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Donald A. Glaser Advanced Laboratory

Physics 111

Donald Glaser Professor Donald A. Glaser was a master of experimental sciences throughout his career. Born in Cleveland and educated at Case Institute of Technology, he earned a doctorate at Caltech and taught at the University of Michigan before accepting a post at UC Berkeley in 1959. Early in his career, Dr. Glaser experimented with ways to make the workings of sub-atomic particles visible. For this research and his subsequent invention of the bubble chamber, he was awarded the Nobel Prize in 1960. He then began exploring the new field of molecular biology, improving techniques for working with bacterial phages, bacteria, and mammalian cells. By designing equipment to automate his experiments and scale them up, he could now run thousands of experiments simultaneously, generating enough data to move the science forward. Recognizing the implications for medicine, Dr. Glaser and two friends created the pioneering biotech company Cetus Corporation in 1971, thus launching the genetic engineering industry.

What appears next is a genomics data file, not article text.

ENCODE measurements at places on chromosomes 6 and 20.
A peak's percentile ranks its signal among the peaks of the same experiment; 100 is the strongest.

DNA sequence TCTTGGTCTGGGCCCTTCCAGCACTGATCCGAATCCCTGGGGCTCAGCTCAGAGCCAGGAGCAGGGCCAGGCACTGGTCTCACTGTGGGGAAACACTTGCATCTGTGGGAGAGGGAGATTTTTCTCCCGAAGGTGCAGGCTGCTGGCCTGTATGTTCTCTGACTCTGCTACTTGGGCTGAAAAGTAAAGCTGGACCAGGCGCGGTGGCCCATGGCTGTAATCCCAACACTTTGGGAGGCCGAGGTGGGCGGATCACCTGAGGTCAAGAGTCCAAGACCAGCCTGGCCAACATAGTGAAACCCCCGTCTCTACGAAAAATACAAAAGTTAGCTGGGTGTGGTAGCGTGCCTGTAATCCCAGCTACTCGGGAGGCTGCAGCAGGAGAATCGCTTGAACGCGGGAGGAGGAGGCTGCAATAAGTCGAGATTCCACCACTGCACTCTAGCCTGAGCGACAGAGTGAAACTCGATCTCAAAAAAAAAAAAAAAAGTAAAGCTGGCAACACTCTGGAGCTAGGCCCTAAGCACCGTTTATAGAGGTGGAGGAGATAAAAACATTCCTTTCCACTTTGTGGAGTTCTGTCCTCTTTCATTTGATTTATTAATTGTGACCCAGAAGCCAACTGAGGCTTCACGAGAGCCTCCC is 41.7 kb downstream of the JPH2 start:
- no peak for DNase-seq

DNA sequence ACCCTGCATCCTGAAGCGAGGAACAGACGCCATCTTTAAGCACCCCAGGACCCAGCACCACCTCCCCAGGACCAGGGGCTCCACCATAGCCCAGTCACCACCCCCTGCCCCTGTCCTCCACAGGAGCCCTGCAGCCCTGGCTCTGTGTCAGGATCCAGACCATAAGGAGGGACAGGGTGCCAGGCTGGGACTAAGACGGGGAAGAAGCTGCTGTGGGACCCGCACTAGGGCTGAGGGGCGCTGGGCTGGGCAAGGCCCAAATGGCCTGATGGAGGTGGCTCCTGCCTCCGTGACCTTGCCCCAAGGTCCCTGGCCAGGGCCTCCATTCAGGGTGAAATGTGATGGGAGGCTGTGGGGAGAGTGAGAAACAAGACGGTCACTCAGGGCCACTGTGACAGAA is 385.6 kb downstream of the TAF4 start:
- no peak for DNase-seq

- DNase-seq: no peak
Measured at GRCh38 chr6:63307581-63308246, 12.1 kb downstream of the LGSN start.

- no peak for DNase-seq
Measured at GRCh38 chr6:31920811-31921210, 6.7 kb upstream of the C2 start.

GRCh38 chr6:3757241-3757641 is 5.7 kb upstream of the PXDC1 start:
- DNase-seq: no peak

Later in his career Dr. Glaser continued his experimental research, developing mathematical models for understanding fundamental processes of human vision. Throughout his life he balanced scientific work with an equally passionate interest in classical music, playing viola in chamber music ensembles wherever he went. Avidly curious, innovative, and devoted to the advancement of scientific knowledge, Dr. Glaser was a much sought-after consultant and advisor before his death in 2013.

Instrumentation Lab

Experimentation Lab

Comments: phylabs@berkeley.edu

January 14, 2014